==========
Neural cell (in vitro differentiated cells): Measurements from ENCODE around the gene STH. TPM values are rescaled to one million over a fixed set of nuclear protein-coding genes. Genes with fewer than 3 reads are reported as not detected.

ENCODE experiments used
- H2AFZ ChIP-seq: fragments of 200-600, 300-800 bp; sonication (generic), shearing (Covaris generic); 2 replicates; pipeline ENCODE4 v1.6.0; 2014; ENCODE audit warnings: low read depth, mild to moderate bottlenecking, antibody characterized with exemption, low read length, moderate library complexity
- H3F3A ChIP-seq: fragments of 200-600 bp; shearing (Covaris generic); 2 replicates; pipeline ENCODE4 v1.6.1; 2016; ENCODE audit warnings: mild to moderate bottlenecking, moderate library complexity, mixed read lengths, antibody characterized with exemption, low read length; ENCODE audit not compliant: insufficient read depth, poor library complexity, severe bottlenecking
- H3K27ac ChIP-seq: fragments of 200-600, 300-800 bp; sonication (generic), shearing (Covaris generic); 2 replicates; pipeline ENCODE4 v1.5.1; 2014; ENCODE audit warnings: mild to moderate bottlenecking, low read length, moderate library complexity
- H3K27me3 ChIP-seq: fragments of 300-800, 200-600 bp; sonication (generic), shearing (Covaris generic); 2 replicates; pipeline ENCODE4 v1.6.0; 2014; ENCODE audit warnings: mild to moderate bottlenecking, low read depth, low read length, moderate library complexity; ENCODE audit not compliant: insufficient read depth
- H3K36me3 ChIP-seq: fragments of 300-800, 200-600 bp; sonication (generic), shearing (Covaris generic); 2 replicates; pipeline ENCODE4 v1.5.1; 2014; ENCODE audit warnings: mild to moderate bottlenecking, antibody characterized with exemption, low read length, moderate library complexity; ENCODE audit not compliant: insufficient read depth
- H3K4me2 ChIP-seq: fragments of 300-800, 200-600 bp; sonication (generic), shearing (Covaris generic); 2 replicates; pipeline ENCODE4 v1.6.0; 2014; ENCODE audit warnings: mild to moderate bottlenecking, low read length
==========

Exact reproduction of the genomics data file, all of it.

Neural cell (in vitro differentiated cells): Measurements from ENCODE around the gene STH. TPM values are rescaled to one million over a fixed set of nuclear protein-coding genes. Genes with fewer than 3 reads are reported as not detected.

ENCODE experiments used
- H2AFZ ChIP-seq: fragments of 200-600, 300-800 bp; sonication (generic), shearing (Covaris generic); 2 replicates; pipeline ENCODE4 v1.6.0; 2014; ENCODE audit warnings: low read depth, mild to moderate bottlenecking, antibody characterized with exemption, low read length, moderate library complexity
- H3F3A ChIP-seq: fragments of 200-600 bp; shearing (Covaris generic); 2 replicates; pipeline ENCODE4 v1.6.1; 2016; ENCODE audit warnings: mild to moderate bottlenecking, moderate library complexity, mixed read lengths, antibody characterized with exemption, low read length; ENCODE audit not compliant: insufficient read depth, poor library complexity, severe bottlenecking
- H3K27ac ChIP-seq: fragments of 200-600, 300-800 bp; sonication (generic), shearing (Covaris generic); 2 replicates; pipeline ENCODE4 v1.5.1; 2014; ENCODE audit warnings: mild to moderate bottlenecking, low read length, moderate library complexity
- H3K27me3 ChIP-seq: fragments of 300-800, 200-600 bp; sonication (generic), shearing (Covaris generic); 2 replicates; pipeline ENCODE4 v1.6.0; 2014; ENCODE audit warnings: mild to moderate bottlenecking, low read depth, low read length, moderate library complexity; ENCODE audit not compliant: insufficient read depth
- H3K36me3 ChIP-seq: fragments of 300-800, 200-600 bp; sonication (generic), shearing (Covaris generic); 2 replicates; pipeline ENCODE4 v1.5.1; 2014; ENCODE audit warnings: mild to moderate bottlenecking, antibody characterized with exemption, low read length, moderate library complexity; ENCODE audit not compliant: insufficient read depth
- H3K4me2 ChIP-seq: fragments of 300-800, 200-600 bp; sonication (generic), shearing (Covaris generic); 2 replicates; pipeline ENCODE4 v1.6.0; 2014; ENCODE audit warnings: mild to moderate bottlenecking, low read length